EDGEWOOD, N.M. (KRQE) - Police have finally given the subject of a KRQE News 13 Special Assignment his stuff back.
Larry Marron's personal belongings were confiscated when his wife was found dead in their East Mountains home before Thanksgiving in 2012.
She suffered from Lou Gehrig's Disease, and the Office of the Medical Investigator ruled her death was a suicide.
But even after that ruling, her husband says the Edgewood Police Department treated him as a murder suspect and kept his stuff for four months later.
That's until today.
"I think everything that was itemized was there, but I don't believe they listed everything," Marron said. "Most importantly the will is missing."
Fred Radosevich was sworn in as the new Edgewood police chief Monday. He said clearing up this case was one of his first priorities when he took office.
Today he even helped carry out Marron's belongings.
- (This update was first broadcast on KRQE News 13 on April 4, 2013)
Larry Marron’s wife left a suicide note and the medical examiner ruled she died of suicide, yet the Edgewood Police Department continued to pursue a criminal investigation against him that included bad-mouthing him to a neighbor, according to interviews and documents.
“It’s the ultimate injustice,” Marron said. “(I feel) frustration, depression, anger, helplessness. I feel totally beaten and kicked by the system.”
Marron and his wife, Nancy, were married for 22 years. Their Edgewood home is filled with mementos that testify to their love.
“We had a wonderful life (and a) great marriage,” he said. “She was a wonderful woman.”
But last March that life took a drastic turn for the worse.
“She was diagnosed with a very aggressive form of ALS – Lou Gehrig’s Disease,” Marron said.
The disease stole Nancy Marron’s voice, her ability to eat and drink and even swallow. But she could still type, and wrote her husband numerous love notes, which she signed “Noomie,” a term of endearment he had for her.
Nancy died the Tuesday before Thanksgiving last year. Marron said he came home and found her in their bed.
"I came over (and) thought she might still be sleeping,” he said. “I touched her arm, felt it was cold. I saw the note next to her. The first couple of words were, 'I know you'll be devastated,' and that pretty much told me what happened.”
Marron said he called 911 then lay down outside his house sobbing. The house quickly filled up with medical personnel.
"EMT's, firefighters, police, medical examiners, chief of police,” he said. “Everybody wandered in and out.”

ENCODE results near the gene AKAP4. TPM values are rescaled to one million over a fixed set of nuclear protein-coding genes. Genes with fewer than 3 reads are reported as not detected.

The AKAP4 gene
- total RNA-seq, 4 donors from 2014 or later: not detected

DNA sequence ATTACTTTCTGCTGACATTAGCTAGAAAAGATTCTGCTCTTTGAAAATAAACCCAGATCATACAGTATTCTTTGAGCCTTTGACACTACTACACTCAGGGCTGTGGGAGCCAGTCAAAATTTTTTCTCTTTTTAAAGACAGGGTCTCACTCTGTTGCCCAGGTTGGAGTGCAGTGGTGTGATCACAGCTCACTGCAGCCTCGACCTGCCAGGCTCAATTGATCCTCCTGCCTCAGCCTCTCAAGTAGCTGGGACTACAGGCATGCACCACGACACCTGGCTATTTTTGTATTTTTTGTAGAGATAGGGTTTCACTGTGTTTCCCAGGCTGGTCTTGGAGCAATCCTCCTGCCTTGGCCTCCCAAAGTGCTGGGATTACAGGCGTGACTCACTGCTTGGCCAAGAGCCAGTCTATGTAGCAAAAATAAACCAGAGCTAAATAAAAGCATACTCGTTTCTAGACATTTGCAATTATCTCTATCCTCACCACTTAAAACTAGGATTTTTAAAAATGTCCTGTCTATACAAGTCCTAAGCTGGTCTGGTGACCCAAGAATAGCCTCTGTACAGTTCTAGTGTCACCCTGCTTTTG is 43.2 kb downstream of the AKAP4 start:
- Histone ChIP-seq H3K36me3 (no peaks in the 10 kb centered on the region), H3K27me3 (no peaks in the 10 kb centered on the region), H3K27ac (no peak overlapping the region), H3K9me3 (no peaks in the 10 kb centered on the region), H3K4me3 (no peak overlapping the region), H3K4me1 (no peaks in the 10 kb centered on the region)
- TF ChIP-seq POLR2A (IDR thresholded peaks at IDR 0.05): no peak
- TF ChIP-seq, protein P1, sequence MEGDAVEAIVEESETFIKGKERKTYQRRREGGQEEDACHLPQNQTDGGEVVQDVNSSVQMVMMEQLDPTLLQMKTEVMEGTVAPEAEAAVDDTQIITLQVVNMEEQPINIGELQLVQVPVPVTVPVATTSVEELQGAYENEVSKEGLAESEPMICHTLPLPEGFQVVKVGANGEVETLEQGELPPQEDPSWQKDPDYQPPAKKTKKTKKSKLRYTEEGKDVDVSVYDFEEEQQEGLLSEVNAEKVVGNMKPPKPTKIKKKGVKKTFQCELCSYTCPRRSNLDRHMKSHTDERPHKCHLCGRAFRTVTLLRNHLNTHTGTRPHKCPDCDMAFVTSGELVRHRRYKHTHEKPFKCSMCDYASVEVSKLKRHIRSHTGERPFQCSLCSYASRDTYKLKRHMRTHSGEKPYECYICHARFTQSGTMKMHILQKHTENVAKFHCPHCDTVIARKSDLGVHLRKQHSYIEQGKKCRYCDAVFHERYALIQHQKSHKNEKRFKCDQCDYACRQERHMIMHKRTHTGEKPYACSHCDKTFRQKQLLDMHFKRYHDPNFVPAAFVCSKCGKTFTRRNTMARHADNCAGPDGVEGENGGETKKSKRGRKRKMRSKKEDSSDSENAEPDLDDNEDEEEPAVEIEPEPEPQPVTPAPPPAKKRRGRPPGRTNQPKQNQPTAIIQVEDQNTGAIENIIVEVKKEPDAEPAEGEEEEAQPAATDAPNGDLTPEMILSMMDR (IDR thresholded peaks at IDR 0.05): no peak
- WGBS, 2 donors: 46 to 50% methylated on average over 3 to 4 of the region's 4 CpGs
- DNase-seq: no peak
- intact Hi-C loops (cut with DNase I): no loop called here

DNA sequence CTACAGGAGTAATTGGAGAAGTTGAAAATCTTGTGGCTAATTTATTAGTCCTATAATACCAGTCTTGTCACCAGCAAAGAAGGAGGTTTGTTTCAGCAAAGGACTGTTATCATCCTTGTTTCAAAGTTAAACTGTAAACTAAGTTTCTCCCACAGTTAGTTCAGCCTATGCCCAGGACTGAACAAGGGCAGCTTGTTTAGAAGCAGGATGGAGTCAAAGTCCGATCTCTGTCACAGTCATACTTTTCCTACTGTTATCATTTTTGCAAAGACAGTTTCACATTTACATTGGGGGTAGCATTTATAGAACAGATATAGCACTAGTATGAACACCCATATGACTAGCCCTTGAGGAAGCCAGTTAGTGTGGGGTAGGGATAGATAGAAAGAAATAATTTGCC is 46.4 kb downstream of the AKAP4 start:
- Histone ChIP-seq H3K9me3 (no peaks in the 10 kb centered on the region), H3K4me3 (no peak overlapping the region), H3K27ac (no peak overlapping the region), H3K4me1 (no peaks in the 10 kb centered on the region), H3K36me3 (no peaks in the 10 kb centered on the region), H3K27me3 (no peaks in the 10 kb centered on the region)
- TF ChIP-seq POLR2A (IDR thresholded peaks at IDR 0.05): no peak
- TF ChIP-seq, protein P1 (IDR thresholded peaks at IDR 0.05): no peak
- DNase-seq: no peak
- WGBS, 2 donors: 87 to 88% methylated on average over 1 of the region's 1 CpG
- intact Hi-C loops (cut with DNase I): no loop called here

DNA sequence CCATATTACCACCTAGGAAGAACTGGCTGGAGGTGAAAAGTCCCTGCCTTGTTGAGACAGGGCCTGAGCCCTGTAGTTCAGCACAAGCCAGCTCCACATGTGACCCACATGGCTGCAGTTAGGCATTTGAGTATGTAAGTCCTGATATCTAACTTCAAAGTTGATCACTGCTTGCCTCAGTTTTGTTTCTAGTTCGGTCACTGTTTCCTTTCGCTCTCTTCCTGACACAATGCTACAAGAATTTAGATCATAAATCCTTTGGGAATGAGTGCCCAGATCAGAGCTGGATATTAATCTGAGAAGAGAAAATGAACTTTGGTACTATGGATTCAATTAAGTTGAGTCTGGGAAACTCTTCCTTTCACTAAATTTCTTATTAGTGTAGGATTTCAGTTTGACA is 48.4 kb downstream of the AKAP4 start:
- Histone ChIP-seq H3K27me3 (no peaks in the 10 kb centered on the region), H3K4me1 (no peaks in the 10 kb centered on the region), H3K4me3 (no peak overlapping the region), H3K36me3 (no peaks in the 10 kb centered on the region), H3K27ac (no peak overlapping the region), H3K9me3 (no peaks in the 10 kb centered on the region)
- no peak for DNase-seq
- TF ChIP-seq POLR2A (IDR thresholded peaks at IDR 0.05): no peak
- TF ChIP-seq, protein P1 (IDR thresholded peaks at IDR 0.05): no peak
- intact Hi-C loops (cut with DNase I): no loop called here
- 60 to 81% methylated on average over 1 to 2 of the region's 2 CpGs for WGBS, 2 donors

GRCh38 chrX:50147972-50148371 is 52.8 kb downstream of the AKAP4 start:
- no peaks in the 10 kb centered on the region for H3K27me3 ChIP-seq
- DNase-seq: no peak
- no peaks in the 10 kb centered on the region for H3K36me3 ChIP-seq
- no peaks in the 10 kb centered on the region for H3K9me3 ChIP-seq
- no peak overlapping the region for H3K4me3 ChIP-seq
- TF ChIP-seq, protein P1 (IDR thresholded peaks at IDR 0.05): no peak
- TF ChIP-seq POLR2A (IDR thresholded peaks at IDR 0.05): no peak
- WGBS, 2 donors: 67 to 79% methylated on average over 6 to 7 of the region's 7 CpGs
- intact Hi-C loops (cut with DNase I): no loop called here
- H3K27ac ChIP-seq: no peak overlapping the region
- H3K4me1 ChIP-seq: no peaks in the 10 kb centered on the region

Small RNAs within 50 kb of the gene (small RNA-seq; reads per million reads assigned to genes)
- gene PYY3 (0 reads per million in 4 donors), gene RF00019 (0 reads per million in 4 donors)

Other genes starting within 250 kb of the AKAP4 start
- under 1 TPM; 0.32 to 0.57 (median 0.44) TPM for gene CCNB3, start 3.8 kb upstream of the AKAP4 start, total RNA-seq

But Marron said one Edgewood police officer, Hellen Gonzalez, was overly aggressive and rude.
"This particular officer began to ask me some irrelevant question that I said I wasn't prepared to answer,” he said. “And right about here she poked her finger in my chest and ordered me to cooperate.”
Authorities kept the grieving husband out of his house for 12 hours as they got a search warrant.
“At some point after that they decided to investigate it as something other than what it was, an obvious suicide, and treat my home as a crime scene and me as a suspect,” Marron said.
Edgewood police took about 100 items from the home, including unpaid bills, blank checks, car titles, passports and marriage certificates.
On Feb. 28, the Office of the Medical Investigator declared Nancy's death a suicide, ruling that she overdosed on a cocktail of drugs including morphine.
But there’s more.
The day before that, on Feb. 27, Marron was hit by a neighbor’s car while locking his gate. Another Edgewood police officer then advised the family of the neighbor who hit him to take out a restraining order because Marron was under suspicion for his wife’s death, according to court documents.
That restraining order request was filed March 1, the day after the OMI ruled Nancy Marron’s death a suicide.
“I’d like an explanation for why I was treated the way I was and I’m still being treated,” he said. “And I’d like somebody to be held accountable for it.”
Edgewood Town Administrator Kay Davis said the results of her police department’s investigation into the Marron case were forwarded to the Santa Fe District Attorney’s Office last week. She refused to discuss the case further.
KRQE News 13 attempted to talk to Officer Gonzales or anyone else at the Edgewood Police Department, but we were told no one was available to talk to us.
Meanwhile, Marron has hired an attorney and plans to move out of the state once the case it completed and his property is returned.
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